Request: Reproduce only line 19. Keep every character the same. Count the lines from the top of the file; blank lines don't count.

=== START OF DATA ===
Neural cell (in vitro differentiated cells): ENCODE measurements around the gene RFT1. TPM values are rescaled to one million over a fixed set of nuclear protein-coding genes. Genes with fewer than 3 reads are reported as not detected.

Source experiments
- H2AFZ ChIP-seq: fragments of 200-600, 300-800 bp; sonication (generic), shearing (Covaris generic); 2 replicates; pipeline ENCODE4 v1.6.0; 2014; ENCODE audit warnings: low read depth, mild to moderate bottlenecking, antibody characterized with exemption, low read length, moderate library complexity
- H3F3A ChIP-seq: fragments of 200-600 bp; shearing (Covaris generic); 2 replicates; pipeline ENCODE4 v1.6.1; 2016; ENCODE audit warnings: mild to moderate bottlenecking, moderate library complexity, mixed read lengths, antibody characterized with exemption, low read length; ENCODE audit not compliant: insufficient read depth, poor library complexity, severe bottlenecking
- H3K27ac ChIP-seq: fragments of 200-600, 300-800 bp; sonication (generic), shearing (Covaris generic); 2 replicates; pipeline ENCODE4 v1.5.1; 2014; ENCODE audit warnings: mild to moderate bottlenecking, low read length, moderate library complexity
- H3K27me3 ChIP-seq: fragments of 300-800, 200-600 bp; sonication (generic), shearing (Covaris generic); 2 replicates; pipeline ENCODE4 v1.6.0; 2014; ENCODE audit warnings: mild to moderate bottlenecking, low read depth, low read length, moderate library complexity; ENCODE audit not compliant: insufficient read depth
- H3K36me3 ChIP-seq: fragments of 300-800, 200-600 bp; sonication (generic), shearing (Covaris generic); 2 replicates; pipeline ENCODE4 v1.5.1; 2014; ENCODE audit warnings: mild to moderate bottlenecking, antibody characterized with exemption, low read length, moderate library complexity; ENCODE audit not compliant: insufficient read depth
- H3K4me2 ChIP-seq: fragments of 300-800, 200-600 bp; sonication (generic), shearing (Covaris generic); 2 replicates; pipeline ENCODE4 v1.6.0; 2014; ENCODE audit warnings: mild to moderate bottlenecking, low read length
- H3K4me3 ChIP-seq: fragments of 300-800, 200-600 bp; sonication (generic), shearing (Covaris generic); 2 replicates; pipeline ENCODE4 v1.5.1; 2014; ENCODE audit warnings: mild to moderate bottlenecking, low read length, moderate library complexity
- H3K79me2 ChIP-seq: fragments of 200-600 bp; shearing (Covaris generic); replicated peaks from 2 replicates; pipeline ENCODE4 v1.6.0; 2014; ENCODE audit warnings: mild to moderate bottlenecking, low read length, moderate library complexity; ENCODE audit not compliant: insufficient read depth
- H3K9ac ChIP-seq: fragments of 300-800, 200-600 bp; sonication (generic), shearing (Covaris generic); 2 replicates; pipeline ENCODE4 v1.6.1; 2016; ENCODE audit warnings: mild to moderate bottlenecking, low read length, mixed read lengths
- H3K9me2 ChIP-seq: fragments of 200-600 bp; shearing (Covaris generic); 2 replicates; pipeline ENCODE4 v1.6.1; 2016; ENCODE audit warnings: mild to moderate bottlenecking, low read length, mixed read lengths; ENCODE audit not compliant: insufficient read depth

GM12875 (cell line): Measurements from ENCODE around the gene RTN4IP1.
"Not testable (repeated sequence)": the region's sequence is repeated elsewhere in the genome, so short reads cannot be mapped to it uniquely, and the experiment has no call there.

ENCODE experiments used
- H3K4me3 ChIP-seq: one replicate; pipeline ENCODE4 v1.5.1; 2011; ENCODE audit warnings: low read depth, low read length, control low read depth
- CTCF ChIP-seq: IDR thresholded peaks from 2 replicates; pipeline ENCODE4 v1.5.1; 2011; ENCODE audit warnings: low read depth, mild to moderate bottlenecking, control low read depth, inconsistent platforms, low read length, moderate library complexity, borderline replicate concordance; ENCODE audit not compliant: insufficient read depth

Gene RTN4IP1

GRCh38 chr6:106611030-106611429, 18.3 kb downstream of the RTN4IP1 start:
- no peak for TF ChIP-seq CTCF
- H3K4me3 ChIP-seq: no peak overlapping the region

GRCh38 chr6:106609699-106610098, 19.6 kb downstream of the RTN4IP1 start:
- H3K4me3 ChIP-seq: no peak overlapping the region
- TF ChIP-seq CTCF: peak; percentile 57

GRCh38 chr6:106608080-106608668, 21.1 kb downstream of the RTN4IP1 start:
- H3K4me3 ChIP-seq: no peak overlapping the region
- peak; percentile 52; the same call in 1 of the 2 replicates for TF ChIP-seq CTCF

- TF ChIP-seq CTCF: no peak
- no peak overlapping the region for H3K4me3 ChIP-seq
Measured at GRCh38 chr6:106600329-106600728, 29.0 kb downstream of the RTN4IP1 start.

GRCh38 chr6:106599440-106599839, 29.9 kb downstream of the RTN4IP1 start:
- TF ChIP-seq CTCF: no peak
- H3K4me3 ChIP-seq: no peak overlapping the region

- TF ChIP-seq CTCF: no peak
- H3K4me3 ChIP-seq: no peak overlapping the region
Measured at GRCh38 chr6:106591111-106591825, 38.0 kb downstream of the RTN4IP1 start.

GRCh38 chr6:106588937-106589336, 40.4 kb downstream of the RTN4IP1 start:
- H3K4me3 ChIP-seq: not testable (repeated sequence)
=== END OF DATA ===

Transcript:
GRCh38 chr6:106611030-106611429, 18.3 kb downstream of the RTN4IP1 start: